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Acknowledgements

We thank all patients and their families for participating in the study; C. Bonnafous and N. Anceriz (Innate-Pharma) for monoclonal antibody to NKp46; F. Suarez (Paris), N. Schleinitz (Marseille) and Y. Bertrand (Lyon) for enrolling patients in the study; and the Laboratory of Hematology (P.E. Morange, Marseille) for sample storage. Supported by the European Research Council (THINK Advanced Grant for the E.V. laboratory), the Ligue Nationale contre le Cancer (Equipe Labellisée; E.V. laboratory), institutional grants from INSERM, CNRS and Aix-Marseille University to CIML (E.V. laboratory), the Institut Universitaire de France (E.V.), the European Research Council (Pidimmune Advanced Grant for the A.F. laboratory), institutional grants from INSERM, Paris Descartes University and Collège de France (A.F. laboratory), Investissements d'Avenir Instituts Hospitaliers Universitaires (A.F. laboratory), institutional grants from Institut Pasteur, INSERM, Université Paris Diderot and the Agence Nationale de la Recherche (“Myeloten”; R.G. group), the Institut National du Cancer (R.G. group) and Université Sorbonne Paris Cité (“Mucocell”; R.G. group).

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Authors and Affiliations

Authors

Contributions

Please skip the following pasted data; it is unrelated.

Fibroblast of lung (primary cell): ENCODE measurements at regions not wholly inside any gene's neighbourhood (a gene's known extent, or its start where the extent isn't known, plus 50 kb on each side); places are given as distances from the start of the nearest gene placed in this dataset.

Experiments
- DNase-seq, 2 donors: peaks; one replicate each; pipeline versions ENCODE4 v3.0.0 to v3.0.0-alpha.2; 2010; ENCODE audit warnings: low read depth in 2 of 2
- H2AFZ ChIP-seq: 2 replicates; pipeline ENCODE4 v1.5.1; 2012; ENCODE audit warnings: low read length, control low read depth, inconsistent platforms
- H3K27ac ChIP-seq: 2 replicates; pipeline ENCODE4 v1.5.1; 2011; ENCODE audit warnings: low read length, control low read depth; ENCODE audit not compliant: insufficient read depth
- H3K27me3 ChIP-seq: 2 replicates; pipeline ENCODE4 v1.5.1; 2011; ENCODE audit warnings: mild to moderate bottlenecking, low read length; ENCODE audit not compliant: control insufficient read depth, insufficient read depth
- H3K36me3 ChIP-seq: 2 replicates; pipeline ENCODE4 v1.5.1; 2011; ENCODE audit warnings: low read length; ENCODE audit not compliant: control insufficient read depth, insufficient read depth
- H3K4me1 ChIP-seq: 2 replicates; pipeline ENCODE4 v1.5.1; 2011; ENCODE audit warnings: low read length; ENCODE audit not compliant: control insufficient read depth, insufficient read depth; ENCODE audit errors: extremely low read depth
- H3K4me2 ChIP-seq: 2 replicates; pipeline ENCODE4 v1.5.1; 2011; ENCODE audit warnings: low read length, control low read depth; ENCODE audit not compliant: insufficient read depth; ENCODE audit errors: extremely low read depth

F.V., A.F. and E.V. devised and supervised the study, designed the research, and wrote the manuscript, with the help of the other co-authors; V.B., B.V. and B.N. designed the research, performed experiments and analyzed the data; C. Pip., T.P., M.P., N.Y., F.T., J.B., J.H.W.D., A.R. and R.G. performed the experiments and analyzed the data; and M.E., N.M., N.Z., C.F., G. M., D.M., S.B., A.D., H.S. and C. Pic. provided key expertise, reagents or samples.

Corresponding authors

Correspondence to Alain Fischer or Eric Vivier.

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Competing interests

E.V. is the cofounder of and a shareholder in Innate Pharma.

Integrated supplementary information

Supplementary Figure 1 Correlation analysis of the number of circulating ILCs in healthy subjects.

A Spearman test was used to analyze correlations between ILC subset counts in both healthy adult (n = 30) and pediatric patients (n = 29). * P < 0.01 and ** P < 0.0001.

Supplementary Figure 2 Circulating ILCs in patients with RAG1 deficiency.

Flow cytometric analysis of ILC subsets in human peripheral blood as shown in Fig. 1. Data are from one experiment per indicated samples.

Supplementary Figure 3 Expression of CD5 on ILC1s.

The cell-surface expression of CD5 was assessed by flow cytometry on ILC1s from the patients indicated. The results are expressed as the percentages of CD5+ ILC1 within total peripheral blood ILC1 defined as in Fig. 1. Individual colors represent individual patients. * P < 0.02. NS, not significant (* P > 0.05).

Supplementary Figure 4 Absence of intestinal NKp46+ ILCs in HSCT-treated patients with SCID.

Staining with anti-NKp46 and anti-CD3 antibodies on a representative duodenum biopsy specimen from a HSCT-treated SCID patient. Frozen sections were stained with polyclonal anti-NKp46 serum (green), and anti-CD3 mAb (red). Nuclei were counterstained with DAPI (gray). The data shown are representative of at least two independent experiments on the same patient sample. Scale bar, 100 μM

Supplementary Figure 5 Absence of tissue-resident ILCs in aplastic patients with SCID.

CD3, NKp46 and CD3, CD11b, ICOS stainings of indicated representative specimen from two aplastic RAG1 SCID patients. Scale bar, 50 μM.

Supplementary Figure 6 Reconstitution of ILCs after engraftment of adult multipotent progenitors into Rag2−/−Il2rg−/− host mice.